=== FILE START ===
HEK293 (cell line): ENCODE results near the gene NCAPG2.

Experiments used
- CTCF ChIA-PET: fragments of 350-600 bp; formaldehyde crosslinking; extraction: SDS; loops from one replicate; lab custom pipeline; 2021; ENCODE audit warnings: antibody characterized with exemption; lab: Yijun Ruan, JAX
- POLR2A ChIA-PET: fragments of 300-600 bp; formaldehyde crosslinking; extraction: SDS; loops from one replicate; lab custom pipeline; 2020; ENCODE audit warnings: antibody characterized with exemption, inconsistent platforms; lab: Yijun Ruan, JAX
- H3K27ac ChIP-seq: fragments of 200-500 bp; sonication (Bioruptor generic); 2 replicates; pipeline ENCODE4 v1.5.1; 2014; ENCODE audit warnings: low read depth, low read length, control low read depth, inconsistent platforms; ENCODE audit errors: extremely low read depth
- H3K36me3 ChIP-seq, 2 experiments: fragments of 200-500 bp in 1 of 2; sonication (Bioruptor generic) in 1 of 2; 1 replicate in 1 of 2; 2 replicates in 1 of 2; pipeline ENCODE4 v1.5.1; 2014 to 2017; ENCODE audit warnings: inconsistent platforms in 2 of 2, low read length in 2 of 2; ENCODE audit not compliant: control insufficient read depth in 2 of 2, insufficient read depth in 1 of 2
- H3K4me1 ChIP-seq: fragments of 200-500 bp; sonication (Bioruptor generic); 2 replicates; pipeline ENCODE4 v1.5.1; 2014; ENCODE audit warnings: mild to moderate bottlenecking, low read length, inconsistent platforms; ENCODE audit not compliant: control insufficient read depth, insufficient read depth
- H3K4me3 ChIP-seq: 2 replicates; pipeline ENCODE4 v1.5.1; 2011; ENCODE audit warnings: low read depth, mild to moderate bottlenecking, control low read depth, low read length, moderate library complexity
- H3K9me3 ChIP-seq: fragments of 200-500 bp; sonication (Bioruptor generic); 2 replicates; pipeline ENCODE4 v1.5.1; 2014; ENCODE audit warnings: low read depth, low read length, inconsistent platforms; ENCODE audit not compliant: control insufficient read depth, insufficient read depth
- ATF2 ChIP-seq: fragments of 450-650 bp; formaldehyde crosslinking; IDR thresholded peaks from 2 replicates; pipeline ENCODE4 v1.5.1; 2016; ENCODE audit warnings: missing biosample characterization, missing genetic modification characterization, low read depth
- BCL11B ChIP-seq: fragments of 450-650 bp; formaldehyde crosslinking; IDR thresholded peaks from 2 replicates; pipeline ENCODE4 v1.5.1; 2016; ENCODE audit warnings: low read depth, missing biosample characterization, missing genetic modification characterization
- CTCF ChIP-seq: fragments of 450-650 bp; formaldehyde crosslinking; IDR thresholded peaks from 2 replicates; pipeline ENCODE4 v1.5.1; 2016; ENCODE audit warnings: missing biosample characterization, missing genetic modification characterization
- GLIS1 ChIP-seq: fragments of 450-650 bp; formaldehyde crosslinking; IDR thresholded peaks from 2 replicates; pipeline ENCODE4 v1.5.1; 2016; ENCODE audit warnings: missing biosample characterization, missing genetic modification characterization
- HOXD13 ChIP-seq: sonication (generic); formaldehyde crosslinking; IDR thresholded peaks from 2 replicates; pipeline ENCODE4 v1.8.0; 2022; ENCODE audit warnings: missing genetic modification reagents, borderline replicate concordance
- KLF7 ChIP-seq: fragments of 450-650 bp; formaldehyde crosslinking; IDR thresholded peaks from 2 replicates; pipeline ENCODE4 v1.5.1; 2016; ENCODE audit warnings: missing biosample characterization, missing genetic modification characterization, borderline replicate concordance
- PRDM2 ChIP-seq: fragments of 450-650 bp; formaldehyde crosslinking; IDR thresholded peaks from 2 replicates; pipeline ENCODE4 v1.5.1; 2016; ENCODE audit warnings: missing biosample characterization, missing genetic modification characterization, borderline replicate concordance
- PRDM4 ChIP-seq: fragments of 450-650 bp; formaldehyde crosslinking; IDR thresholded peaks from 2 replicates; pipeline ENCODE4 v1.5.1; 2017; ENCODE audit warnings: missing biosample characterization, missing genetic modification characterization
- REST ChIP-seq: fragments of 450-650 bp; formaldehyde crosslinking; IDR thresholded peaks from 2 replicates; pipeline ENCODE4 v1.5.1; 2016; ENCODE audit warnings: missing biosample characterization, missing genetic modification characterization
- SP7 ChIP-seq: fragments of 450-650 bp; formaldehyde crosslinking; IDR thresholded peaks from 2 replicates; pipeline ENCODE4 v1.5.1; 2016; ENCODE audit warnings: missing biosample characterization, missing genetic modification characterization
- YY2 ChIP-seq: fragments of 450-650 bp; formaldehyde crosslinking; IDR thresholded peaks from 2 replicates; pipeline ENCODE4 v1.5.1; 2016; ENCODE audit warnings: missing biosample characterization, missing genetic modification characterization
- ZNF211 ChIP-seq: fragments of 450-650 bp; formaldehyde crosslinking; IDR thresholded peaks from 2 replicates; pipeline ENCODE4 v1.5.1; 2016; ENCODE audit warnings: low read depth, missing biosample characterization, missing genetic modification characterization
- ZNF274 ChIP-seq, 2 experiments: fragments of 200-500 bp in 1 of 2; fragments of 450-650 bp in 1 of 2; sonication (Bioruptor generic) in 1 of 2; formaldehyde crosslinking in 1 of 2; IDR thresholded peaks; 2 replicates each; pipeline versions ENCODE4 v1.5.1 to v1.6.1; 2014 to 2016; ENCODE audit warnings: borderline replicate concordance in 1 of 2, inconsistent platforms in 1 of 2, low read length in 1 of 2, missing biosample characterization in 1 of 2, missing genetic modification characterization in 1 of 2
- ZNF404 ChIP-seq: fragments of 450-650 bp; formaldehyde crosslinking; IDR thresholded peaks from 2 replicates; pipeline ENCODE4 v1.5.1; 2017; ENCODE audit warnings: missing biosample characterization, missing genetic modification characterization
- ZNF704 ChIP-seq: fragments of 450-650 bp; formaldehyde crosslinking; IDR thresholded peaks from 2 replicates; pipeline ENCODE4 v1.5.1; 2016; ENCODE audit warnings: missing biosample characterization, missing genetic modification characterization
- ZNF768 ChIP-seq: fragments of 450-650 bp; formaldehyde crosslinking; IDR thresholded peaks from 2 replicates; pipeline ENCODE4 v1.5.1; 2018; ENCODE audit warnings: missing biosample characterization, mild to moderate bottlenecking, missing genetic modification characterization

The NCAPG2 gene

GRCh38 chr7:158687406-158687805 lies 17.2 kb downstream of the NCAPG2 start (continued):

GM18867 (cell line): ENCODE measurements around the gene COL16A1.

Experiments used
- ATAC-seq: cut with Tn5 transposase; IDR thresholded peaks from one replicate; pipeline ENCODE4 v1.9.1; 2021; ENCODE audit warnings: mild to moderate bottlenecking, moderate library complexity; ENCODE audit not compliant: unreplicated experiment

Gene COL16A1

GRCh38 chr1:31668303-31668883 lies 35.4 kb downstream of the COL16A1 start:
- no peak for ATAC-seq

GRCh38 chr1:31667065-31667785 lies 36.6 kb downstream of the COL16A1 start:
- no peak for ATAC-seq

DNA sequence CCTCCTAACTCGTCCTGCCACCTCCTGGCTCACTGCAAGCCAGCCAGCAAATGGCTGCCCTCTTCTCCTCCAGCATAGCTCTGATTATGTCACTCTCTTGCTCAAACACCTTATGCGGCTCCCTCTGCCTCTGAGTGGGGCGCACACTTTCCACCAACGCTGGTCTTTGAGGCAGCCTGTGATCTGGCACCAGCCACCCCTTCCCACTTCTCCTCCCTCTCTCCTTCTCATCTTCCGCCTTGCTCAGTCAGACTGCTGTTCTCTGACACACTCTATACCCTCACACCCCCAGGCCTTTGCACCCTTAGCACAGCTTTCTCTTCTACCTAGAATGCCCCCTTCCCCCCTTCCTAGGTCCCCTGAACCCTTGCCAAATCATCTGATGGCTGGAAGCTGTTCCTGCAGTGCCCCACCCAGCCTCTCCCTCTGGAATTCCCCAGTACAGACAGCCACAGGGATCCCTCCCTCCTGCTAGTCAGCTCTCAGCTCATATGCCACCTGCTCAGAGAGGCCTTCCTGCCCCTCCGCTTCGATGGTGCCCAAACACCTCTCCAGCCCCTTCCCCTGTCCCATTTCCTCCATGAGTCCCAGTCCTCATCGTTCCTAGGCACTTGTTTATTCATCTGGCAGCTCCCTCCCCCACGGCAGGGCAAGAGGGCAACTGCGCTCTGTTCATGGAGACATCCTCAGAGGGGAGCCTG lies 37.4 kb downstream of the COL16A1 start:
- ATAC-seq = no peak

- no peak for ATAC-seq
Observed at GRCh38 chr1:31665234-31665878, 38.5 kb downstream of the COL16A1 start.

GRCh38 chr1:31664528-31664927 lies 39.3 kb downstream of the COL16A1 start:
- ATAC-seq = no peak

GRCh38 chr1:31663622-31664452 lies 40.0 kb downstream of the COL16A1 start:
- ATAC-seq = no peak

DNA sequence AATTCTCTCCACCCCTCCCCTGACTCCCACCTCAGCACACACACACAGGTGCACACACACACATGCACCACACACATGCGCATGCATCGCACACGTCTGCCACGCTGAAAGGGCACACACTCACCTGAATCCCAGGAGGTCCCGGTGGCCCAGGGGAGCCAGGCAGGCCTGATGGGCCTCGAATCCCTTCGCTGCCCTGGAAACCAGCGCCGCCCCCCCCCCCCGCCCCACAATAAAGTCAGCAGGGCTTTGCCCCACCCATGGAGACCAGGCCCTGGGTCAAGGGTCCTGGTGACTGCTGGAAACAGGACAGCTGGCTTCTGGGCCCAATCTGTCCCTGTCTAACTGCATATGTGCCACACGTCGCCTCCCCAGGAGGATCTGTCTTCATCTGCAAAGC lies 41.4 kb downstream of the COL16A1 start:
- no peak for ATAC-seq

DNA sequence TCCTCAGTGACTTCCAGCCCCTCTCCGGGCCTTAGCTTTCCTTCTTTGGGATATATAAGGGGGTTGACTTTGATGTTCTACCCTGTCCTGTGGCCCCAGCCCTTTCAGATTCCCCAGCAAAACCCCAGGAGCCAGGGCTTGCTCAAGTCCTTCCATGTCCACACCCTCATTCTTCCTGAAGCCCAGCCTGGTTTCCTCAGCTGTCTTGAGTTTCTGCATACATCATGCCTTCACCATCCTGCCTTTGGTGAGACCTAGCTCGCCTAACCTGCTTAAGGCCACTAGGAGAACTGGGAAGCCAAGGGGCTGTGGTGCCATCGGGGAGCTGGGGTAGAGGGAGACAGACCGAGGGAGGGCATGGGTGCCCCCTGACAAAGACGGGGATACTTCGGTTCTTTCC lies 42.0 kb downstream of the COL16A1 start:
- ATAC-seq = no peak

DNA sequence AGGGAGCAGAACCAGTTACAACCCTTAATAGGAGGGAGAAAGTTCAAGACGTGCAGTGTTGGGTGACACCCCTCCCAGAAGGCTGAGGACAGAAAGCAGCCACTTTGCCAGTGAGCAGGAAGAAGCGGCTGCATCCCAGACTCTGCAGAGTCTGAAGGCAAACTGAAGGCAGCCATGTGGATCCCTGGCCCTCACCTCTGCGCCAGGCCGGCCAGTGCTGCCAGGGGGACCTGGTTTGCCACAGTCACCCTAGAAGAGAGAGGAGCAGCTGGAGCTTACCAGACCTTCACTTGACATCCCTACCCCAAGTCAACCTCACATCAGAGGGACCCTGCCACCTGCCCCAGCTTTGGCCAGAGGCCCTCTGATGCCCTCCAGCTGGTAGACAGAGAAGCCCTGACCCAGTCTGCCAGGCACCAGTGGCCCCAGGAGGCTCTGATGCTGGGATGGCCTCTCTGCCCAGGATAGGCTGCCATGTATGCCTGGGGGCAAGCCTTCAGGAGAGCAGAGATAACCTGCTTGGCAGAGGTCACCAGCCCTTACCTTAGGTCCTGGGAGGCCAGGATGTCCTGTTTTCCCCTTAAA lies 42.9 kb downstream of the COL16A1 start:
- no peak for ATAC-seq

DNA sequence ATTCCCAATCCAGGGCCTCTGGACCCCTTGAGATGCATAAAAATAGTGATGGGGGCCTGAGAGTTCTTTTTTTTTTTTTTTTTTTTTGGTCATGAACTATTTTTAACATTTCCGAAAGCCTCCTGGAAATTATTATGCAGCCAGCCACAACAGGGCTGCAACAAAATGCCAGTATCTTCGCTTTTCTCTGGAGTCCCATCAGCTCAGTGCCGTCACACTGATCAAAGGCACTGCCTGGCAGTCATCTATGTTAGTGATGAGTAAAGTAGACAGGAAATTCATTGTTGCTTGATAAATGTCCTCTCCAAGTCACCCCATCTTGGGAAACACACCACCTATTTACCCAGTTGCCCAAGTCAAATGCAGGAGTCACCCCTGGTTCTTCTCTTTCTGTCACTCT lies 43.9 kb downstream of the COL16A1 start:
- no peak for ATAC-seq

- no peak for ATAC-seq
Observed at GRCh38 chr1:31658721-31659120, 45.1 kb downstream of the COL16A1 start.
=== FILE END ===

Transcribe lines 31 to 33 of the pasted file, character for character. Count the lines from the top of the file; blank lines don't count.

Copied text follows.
Gene COL16A1

GRCh38 chr1:31668303-31668883 lies 35.4 kb downstream of the COL16A1 start:
- no peak for ATAC-seq